Advanced. Decals

This is the place to get answers about painting, weathering and other aspects of finishing a model.

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Jon Kunatz
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Post by Jon Kunatz » Sun Oct 10, 2010 12:30 am

Can you guys explain what the setting solutions are composed of?
I have used MicroSol, Solvaset, and have recently tried Mr Mark Softer.
I have to say my fav by far is solvaset...it has never failed me. EVER.
So can you guys tell me about Mr Mark Softer ?
How do you apply it and whats it made of?
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Post by TER-OR » Fri Oct 15, 2010 9:46 pm

The milder ones seem to be a wetting agent (detergent) and a mild acid like vinegar. The more aggressive ones are branched alcohols which are nice solvents for the decal film material.
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Advanced Decals

Post by cerberus » Thu Mar 31, 2011 3:24 pm

Who makes the thinnest decal paper in black,white& clear that can be used on an ink-jet printer. Tango-Papa only sells paper for laser-jet paper. I have a HP printer.
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Post by AbsoluteSciFi » Sat Apr 23, 2011 11:17 pm

Marcelo Conforto wrote:Does any of the greatest modelers on earth know how I can get those brown moisture fungus out from an old decal sheet?

The fungus is eating at the backing of the decal sheet, which can hold the decal to the sheet, if the fungus is ingrained into the decal itself the decal will not pull. The best thing you can hope for is to use hot water to soften the emulsion and try it, hopefully the decal itself is unaffected by the fungus/mold. Its a 50/50 thing. You have nothing to loose. Once the decal is in position, rinse with alcohol in a paper towel to sterilize the mold/fungus.
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Post by AbsoluteSciFi » Sat Apr 23, 2011 11:45 pm

TER-OR wrote: The milder ones seem to be a wetting agent (detergent) and a mild acid like vinegar. The more aggressive ones are branched alcohols which are nice solvents for the decal film material.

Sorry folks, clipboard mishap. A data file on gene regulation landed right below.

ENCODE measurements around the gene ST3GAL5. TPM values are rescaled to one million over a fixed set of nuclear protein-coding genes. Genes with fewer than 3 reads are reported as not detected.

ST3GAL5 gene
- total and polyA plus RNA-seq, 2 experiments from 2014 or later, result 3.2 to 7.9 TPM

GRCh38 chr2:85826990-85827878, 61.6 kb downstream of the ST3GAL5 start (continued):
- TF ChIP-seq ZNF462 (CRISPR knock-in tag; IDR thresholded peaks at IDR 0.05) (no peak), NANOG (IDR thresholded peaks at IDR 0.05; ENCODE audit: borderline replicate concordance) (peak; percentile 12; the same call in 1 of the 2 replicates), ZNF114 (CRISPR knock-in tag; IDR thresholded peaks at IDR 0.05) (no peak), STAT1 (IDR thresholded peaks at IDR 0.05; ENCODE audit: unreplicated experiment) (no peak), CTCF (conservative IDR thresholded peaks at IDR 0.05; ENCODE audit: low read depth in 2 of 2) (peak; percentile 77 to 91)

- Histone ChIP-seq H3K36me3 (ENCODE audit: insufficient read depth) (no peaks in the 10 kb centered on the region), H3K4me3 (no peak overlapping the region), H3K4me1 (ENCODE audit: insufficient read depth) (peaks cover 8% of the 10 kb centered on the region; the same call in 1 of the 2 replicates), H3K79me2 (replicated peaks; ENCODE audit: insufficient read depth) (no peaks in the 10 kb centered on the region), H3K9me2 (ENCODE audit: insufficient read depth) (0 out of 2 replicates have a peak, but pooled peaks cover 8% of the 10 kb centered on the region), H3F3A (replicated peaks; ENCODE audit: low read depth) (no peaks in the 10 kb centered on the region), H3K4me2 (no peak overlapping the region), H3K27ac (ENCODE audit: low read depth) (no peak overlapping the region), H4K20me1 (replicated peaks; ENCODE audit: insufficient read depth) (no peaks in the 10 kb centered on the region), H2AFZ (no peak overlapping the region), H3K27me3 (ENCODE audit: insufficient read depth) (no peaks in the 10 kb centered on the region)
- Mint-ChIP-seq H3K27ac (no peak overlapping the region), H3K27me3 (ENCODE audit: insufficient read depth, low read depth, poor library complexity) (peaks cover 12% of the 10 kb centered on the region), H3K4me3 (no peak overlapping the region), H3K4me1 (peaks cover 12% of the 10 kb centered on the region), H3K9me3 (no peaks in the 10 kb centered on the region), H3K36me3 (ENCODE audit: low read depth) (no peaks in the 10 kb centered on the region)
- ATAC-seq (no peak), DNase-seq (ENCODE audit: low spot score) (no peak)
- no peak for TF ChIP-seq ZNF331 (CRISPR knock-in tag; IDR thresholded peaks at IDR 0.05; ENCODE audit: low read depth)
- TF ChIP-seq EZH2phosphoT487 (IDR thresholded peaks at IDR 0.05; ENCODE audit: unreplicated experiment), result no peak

I am not sure if you realized what you said, but it goes something like this:

"The milder ones seem to be a wetting agent (detergent)..."
Detergents are by nature alkaline, or of a PH above 7.0, most hand soaps are about 8.0 and include a moisturizer. Comet is around 9.0 - 10.0

"...and a mild acid like vinegar."
Vinegar is acidic, but if you add it to a detergent, it does two things, it turns the solution white, or cloudy, and lowers the PH value of the detergent solution thereby negating the action of the detergent.

An acid is anything that is below neutral (7.0) on the PH scale. It is a measure in parts per million (ppm) of the concentration of hydrogen ions in suspension. Less ions (acidic) = pulling power or more oxidation/corrosive-ness. When you add a detergent to the mix, you add things to the solution; which is like adding a positive number to a negative, it cancels.
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Post by AbsoluteSciFi » Sun Apr 24, 2011 12:40 am

Detergents
Detergents are bipolar in nature! Each detergent Diode has a hydrophobic end, and a water loving end. The part that wants to stay in water is like a barb that sticks into the water, and the part that hates water is like a barb that tries to escape the water. If you could look at the top of a pool of water with detergent in it, (microscopically, of course) you would see all the hydrophobic barbs pointed out of the water, with the other end of the diode under the water line. This breaks the surface tension of the water, making it "slipperier". For example water with detergent in it will run out flatter than water without detergent. Water without detergent will almost bead up, or stand taller on a flat surface.

Why?
Surface tension is reduced and detergents can break up soils, or dirt, as you well know from using detergent in the laundry. What is actually happening is the detergent diode literally "barbs" the soil, (or any dry substance) and pulls it to the water. This is good when trying to soften up decals, and make them slide around easily from the sheet to the model, because they break the surface tension of the water and provide a good "slick" of water to glide the decal over when transporting it and positioning it. Now, how could we make the equation better? Add something that holds the water together even better than a detergent like a glycol. Glycerin is a water loving diode, it softens the water and will not dry out the decal when it dries. Detergents will stick into your decal and when it dries, will get brittle. For most people this problem is solved by topdressing with a gloss fixative, sealing them inside. The decal will fade over time if left uncoated. Normally, the decal wash is a glycerin based solution, and the set is an alcohol delivered poly-coat, which will dilute the glycerin and set the decal.